WASHINGTON — The U.S. Treasury and State departments told a federal judge May 6 that’s purchase of Russian-made engines for its Atlas 5 rocket does not appear to violate White House sanctions against a top Russian official.
The findings, filed May 6 with the U.S. Court of Federal Claims, could help clear the way for halted by the court April 30.to resume purchases of the RD-180 engine, which were temporarily
In issuing the temporary injunction halting the purchases, Judge Susan Braden cited the possibility that some of the transaction money could wind up in the hands of Russian Prime Minister Dmitry Rogozin, who oversees Russia’s space industry. Rogozin is one of 11 senior Russian officials sanctioned by the U.S. government following Russia’s incursions into Ukraine.
The injunction was intended to stand pending input from the Treasury, State and Commerce departments on whether buying the engine ran afoul of the sanctions, which bars U.S. trade in defense and other high-technology goods and services with the named entities.
The RD-180 engine is built by NPO Energomash of Russia and sold to ULA by RD-Amross, a joint venture between Energomash and United Technologies Corp.
Braden’s injunction was prompted by a lawsuit filed by rocket maker Space Exploration Technologies Corp. protesting Air Force plans to buy a large batch of rockets from ULA on a sole-source basis.
did not specifically ask the court to halt RD-180 purchases, but the company has alleged that Rogozin is financially benefiting from the arrangement, something the Russian official has denied.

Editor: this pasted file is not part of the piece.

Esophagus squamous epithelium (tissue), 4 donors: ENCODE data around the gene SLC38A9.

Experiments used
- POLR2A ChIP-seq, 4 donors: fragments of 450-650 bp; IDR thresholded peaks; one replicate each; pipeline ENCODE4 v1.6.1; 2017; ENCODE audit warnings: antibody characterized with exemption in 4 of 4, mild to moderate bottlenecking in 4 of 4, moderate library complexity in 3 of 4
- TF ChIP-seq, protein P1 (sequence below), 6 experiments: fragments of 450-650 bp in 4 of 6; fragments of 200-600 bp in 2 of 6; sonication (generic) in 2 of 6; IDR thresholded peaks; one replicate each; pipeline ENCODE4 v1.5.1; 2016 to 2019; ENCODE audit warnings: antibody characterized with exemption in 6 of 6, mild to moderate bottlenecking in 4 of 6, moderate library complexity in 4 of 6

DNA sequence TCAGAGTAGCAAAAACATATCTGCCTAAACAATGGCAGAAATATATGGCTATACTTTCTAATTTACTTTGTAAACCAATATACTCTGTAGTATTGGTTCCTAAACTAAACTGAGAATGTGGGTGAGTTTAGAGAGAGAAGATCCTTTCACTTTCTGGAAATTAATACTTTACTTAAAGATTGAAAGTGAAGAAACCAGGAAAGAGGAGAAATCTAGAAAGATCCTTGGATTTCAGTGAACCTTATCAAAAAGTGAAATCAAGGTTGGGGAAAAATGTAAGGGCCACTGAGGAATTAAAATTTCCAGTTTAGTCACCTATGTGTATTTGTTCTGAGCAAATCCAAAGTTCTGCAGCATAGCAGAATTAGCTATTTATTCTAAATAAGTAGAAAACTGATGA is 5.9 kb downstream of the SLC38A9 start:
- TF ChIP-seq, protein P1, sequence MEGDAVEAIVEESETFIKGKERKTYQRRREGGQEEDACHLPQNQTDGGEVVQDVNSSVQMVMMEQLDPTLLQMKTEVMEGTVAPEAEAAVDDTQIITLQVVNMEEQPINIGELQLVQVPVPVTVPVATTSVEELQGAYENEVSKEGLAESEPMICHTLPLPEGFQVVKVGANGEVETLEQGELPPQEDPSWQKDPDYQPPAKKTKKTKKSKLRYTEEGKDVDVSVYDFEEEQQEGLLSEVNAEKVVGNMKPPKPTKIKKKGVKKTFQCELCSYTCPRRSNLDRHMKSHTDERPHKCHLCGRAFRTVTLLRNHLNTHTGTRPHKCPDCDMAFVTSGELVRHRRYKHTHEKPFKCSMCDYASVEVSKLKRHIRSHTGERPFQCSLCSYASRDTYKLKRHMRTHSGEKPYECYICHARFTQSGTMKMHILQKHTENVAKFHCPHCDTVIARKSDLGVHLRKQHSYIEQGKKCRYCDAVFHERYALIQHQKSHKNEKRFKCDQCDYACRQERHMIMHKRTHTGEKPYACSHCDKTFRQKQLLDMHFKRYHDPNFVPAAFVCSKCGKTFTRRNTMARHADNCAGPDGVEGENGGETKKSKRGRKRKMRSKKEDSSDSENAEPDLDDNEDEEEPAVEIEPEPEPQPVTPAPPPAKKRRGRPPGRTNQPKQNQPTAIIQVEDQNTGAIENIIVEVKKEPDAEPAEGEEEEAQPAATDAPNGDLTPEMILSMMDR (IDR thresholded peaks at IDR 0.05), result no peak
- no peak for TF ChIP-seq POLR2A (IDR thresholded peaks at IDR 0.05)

In the April 30 hearing on SpaceX’s complaint, U.S. government officials said they could not guarantee that RD-180 money was not flowing to Rogozin.
But in subsequent letters filed with the court, Treasury, Commerce and State department officials said no decision had been made to specifically label NPO Energomash as a Rogozin-controlled enterprise.
Additionally, “to the best of our knowledge, purchases from and payments to NPO Energomash currently do not directly or indirectly contravene” the sanctions, Bradley Smith, chief counsel for the Treasury Department, said in a May 6 letter to the court.
Attorneys for the State Department echoed the Treasury sentiment nearly word for word. Attorneys for the Commerce Department deferred to the State and Treasury departments.
During the hearing, Braden told attorneys for the government, “I don’t want money being transferred to anybody that’s associated with the Russian individuals on that list … or their companies, frankly,” according to a court transcript. “We need to stop right now to figure out what’s going on. I don’t know and you don’t know either.”